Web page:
For another look at the south, check out my post on Charleston--A Writer's Guide to Travel--one of my favorite historical towns. What are your favorite historical museums? What in particular draws you back to the past? Let me know below!
Immersed in the Woods of NC
I had no idea what to expect when we arrived at our first stop in Western North Carolina. When I finally settled down and figured out my surroundings, I was surprised and amused at what I discovered.
Hickory Cove Bible Camp, where we are volunteering until mid-March, was tucked away in a wooded area in Taylorsville, 20 minutes or more from the nearest store--unless, of course, you are talking about Dollar General, which seems to show up no matter which direction we are driving! Evidently, they are found in the remotest area, and folks are known to stop there often for food, hardware, kitchen or garden items, makeup or candy. Whatever they forgot to pick up the day before. I vowed I would never be one of "those" and so far, I've managed to keep my distance.
NC: A Temperate Zone
I found the local grocery store display above to be a bit puzzling, since North Carolina is generally a temperate zone. Poor kids! They'll be hankering for snow that will never come. Or, at best, only one day every few years,
Speaking of weather, each day is different. Although it rains often, and the temps fluctuate during the day between 49 and 69 degrees in February, one thing is consistent. Gorgeous sunsets!! This state has a corner on the best colors and glow ever!
The History of Street Signs
No one has told me this, but, I don't need a history lesson to figure out how the streets and roads are named in this wooded farmland with rolling hills and dales. Long ago, when there were no street signs, a body, when asked for directions would say, "Go up the road apiece until you get to Bowman's Dairy, turn right, down the hill and you'll see it: first building on your left."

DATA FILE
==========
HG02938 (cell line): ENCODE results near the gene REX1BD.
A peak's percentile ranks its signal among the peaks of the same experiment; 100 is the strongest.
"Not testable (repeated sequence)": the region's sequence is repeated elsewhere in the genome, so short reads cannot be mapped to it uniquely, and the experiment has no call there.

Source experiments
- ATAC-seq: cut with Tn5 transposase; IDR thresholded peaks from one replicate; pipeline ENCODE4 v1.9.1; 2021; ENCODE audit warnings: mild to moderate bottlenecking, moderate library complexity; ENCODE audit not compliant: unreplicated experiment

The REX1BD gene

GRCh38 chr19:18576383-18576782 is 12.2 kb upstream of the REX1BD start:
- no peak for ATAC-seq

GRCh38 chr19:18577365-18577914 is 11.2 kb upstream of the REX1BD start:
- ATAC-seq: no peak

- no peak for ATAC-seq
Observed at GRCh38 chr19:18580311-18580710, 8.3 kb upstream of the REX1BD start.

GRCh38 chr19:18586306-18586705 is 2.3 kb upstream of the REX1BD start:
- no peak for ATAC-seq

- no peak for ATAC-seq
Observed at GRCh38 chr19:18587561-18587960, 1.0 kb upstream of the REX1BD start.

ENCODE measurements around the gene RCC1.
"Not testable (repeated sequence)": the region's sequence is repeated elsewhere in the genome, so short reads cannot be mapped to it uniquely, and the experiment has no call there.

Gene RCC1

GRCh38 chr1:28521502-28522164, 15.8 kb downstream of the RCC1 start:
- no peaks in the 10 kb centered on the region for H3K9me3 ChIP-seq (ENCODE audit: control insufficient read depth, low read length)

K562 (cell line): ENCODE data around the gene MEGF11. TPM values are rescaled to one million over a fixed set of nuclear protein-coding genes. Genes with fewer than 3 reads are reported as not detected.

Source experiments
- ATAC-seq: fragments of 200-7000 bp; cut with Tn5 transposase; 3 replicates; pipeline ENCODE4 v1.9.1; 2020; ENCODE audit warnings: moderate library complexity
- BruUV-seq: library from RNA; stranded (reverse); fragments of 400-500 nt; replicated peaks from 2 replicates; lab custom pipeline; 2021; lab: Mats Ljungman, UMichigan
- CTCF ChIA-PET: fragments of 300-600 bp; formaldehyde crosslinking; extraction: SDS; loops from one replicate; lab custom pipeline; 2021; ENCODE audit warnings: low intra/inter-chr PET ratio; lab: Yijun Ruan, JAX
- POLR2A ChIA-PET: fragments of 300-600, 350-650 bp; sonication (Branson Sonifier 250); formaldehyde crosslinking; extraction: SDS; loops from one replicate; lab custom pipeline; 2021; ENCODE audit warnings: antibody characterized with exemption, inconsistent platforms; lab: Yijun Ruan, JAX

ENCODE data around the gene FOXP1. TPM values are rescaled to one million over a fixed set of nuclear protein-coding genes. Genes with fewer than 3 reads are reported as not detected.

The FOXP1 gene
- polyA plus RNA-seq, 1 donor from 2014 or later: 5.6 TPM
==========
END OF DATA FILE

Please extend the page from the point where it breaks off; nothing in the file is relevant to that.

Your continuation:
Yep. That's how it happened for sure. Friendship Church Road, Wayside Church Road, Rink Dam Road and Miller's Garage all describe buildings, businesses or structures located either in the past or presently. It's quite charming!
Hickory Cove Bible Camp
We have been warmly welcomed at Hickory Cove by the dedicated staff. My husband has been helping with maintenance during our time here, getting the camp ready for a very busy summer season. I, on the other hand, have been helping sweet Sylvia, the executive assistant (below) sorting supplies in the nurse's quarters, making phone calls for Angel Tree, organizing 15 years of files and various other odd jobs. I'm loving it!